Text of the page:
- Any alcohol listed above 100 proof – 50 percent ABV – is straight up flammable and would therefore not hinder the ability of gunpowder to fire.
- Even though it’s always been about fire, it’s also about taxes (of course) Today, proof is more about labeling alcohol content in liquors for consumer safety and for taxable purposes.
The proof system – that whole double alcohol content rule – was established in 1848, when the government declared (arbitrarily) that any bottle with 50 percent alcohol would be defined as “100 proof” for taxation. The taxes for other alcohols – those more or less than 100 proof – would be taxed accordingly based on their relationship to this proof baseline.
- Elsewhere in the world, no more proof The scale used to be different in the U.K., where “proof” was equal to about 1.821 times the ABV.
- Which made proof numbers different in the U.K than in the U.S., and surely lead to several confused and drunken individuals traveling abroad.
- Today though, proof in the EU, the UK, and Canada have all gone the way of ABV, and as per the usual, the U.S.
stands alone with a strange and arbitrary measurement system (see feet, pounds, et al). Proof isn’t actually required on the label anymore That last bit isn’t actually totally true; yes, the U.S. permits the listing of proof on the label of alcohol, but it doesn’t actually require it.
The Alcohol and Tobacco Tax and Trade Bureau actually only requires ABV, but proof is pretty much always listed, because of tradition. You’ll notice, beer and wine don’t use proof “Excuse me, waiter? What proof is this beer; eight or nine?” said no one, ever. While they wouldn’t actually be totally wrong to ask – any alcohol can be talked about in terms of proof – the fact is, beer, wine, and other low-alcohol beverages usually aren’t defined by their proof.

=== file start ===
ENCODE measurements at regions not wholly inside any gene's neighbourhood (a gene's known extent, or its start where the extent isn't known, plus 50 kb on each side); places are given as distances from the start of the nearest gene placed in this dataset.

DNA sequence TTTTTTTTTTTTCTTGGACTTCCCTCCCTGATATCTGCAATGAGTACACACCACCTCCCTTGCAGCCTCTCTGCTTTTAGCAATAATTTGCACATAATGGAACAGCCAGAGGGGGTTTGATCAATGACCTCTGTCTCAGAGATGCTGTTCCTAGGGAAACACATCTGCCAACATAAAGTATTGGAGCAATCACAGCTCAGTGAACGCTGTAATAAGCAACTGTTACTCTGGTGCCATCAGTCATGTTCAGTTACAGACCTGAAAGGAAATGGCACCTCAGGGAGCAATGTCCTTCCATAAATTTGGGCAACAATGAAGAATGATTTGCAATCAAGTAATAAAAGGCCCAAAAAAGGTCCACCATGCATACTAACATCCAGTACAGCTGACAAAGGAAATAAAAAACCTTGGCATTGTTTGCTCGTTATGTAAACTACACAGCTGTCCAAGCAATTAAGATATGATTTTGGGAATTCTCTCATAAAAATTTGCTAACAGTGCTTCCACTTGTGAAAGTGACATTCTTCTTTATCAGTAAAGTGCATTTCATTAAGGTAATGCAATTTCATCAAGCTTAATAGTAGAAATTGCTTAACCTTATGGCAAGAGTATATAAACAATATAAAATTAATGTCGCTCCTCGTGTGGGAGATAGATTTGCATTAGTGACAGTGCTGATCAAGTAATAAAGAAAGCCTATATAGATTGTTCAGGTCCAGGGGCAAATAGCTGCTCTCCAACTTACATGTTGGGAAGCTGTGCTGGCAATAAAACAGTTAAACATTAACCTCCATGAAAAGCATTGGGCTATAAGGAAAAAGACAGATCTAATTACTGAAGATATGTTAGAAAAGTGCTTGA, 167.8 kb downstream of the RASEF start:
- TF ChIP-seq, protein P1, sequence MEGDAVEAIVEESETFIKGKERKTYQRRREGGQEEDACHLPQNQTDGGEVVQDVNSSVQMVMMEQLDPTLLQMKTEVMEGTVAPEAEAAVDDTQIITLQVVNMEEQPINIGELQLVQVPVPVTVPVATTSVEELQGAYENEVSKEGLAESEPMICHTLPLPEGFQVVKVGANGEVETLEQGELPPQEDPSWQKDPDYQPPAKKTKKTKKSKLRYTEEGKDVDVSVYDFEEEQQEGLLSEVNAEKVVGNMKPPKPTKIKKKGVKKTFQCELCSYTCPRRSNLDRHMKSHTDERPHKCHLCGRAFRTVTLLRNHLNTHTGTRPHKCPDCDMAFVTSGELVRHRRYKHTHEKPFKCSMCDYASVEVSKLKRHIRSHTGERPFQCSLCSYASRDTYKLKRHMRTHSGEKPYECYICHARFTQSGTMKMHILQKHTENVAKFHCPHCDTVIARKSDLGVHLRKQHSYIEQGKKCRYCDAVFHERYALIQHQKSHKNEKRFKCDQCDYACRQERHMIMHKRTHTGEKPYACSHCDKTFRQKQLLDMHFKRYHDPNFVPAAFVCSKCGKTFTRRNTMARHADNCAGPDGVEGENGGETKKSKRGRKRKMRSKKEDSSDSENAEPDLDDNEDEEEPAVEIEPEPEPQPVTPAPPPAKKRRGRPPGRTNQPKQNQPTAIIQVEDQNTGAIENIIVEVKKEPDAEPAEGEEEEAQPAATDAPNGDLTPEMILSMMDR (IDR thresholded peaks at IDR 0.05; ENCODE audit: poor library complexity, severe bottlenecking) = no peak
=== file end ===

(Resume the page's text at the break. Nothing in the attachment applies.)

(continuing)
The use of proof in relation to ABV is an honor reserved mostly for liquors above 40 proof in strength.40 proof is the low end of ABV that can still fit the definition for brandy, gin, vodka, rum, and whiskey. Some of the lowest proof liquors? Flavored rum like Malibu (42 proof), flavored vodkas (~ 70 proof) and flavored whiskeys like Fireball (66 proof) are all much weaker than their full-bodied peers, which must be bottled no lower than 80 proof.
On the other hand, you could varnish a table with this Polish vodka Straight up liquor can go as low as 80 proof, before becoming “flavored”. But it can also go as high as 192 proof before becoming “rocket fuel.” The absolute strongest bottle of alcohol you can legally buy and then drink in the United States is Spirytus vodka, the Polish vodka weighs in at 96 percent alcohol (192 proof), stronger by just a bit than Everclear’s 190 proof labeling.
No matter what proof is on your label, always drink responsibly. And do so with the knowledge that while the proof system is totally voluntary at this point, and largely obscure outside of the United States, it’s still something we put on our bottles to remind us that we once tested our hooch with gunpowder like real patriots, taxed our alcohol based on its strength and that we still don’t use the metric system.